Jane Austen exhibition reveals author’s life and brings new prominence to her final resting place. As the bicentenary decade of Jane Austen’s heyday and early death approaches, a new permanent exhibition at her resting place in Winchester Cathedral opened to unveil the life and times of the renowned author like never before.
The exhibition and supporting events come as this decade marks 200 years since Jane Austen wrote her famous novels. They are: Sense and Sensibility (1811); Pride and Prejudice (1813); Mansfield Park (1814); Emma (1815) and Northanger Abbey and Persuasion (both 1817). She was born in 1775 and died in 1817.
The exhibition, which will document Jane’s home and social life, will be supported by a mix of permanent and rolling exhibits borrowed from collections around the world. From 10 April until 20 September items from Winchester Cathedral’s and Winchester College’s archives will be on display. Some of these items have rarely, if ever, been displayed publicly before and include her burial register, first editions and fragments of Jane’s own writing.
Guided tours, specific exhibitions and talks will take visitors through her life and works to mark her legacy and set the stage for Jane’s bicentenary. Stand out events are:
16-18 July: Jane Austen Weekend (including Regency Dinner) which coincides with the Jane Austen Society AGM
5-6 August: Outside theatre production of Pride and Prejudice
Extended tours which take visitors beyond the Cathedral to see Jane’s final home just beyond the Cathedral Inner Close.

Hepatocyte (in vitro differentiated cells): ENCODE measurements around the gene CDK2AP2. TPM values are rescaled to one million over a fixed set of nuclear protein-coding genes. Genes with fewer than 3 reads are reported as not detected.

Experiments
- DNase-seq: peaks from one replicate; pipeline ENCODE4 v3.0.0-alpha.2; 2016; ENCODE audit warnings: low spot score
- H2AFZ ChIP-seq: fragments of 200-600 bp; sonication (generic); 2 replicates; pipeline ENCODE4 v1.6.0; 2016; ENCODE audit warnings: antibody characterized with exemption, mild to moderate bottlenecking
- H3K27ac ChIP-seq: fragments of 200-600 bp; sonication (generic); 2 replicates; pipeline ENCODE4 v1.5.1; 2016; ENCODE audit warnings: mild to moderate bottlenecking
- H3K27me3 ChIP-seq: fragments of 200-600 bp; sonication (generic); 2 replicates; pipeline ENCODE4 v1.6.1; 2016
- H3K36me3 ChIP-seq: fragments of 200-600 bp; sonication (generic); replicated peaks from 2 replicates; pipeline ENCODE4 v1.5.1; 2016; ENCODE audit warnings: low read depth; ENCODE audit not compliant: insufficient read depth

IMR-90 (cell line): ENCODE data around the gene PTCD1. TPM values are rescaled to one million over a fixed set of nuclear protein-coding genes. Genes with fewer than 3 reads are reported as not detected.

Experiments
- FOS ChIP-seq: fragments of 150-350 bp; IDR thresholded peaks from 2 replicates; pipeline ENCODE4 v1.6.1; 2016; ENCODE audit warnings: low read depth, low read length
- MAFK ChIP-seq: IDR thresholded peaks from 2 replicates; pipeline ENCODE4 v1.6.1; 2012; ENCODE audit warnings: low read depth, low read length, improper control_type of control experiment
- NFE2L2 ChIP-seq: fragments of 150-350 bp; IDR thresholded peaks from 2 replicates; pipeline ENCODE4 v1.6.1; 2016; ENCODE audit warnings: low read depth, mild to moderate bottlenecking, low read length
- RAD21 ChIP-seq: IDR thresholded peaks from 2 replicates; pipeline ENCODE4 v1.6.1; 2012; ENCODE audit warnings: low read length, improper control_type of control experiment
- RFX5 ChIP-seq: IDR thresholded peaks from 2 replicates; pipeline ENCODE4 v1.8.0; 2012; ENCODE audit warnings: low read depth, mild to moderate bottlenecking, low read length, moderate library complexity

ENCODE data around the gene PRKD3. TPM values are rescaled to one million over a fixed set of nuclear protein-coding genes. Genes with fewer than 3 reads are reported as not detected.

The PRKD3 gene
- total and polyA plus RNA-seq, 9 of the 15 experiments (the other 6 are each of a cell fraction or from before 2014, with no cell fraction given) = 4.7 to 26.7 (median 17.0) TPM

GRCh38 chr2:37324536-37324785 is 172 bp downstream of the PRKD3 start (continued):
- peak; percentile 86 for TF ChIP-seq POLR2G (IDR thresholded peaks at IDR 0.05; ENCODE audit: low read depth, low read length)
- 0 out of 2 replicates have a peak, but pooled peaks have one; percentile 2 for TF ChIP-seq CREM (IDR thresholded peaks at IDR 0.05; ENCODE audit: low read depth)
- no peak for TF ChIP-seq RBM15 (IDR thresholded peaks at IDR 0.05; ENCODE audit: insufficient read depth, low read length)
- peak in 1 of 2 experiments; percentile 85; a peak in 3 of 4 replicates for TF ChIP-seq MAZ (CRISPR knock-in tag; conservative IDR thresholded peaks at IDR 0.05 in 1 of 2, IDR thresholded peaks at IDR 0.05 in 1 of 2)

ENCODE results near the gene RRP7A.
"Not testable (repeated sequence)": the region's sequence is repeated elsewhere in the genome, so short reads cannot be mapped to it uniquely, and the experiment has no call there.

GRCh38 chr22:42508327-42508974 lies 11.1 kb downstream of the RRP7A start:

The Jane Austen exhibition has been brought together by Charlotte Barnaville, the Cathedral’s Marketing Officer, and a team of specialist advisors. Charlotte comments:
“Hampshire offers Jane Austen admirers a wonderful window into her life, at her birthplace of Steventon, where she lived at Chawton and in Winchester, her final resting place. The Cathedral provides the perfect space to bring together each element of Jane’s life through the public exhibition and to give prominence to her ledgerstone, which lies quietly in the north nave aisle and often goes unnoticed.
“Our focus will be on Jane Austen the person, her life, family and friends. So much of daily life during the regency period is so different to today, and we know this will reveal a totally different side to Jane Austen’s fans and followers.”
The exhibition is open during Cathedral visiting hours, and visitors will be able to enjoy the rest of the Cathedral’s treasures during their visit. There is a small charge to visit the Cathedral, and an annual pass costs just £10. Please contact the Cathedral if making a special visit, as occasionally services and events may limit access to the exhibition.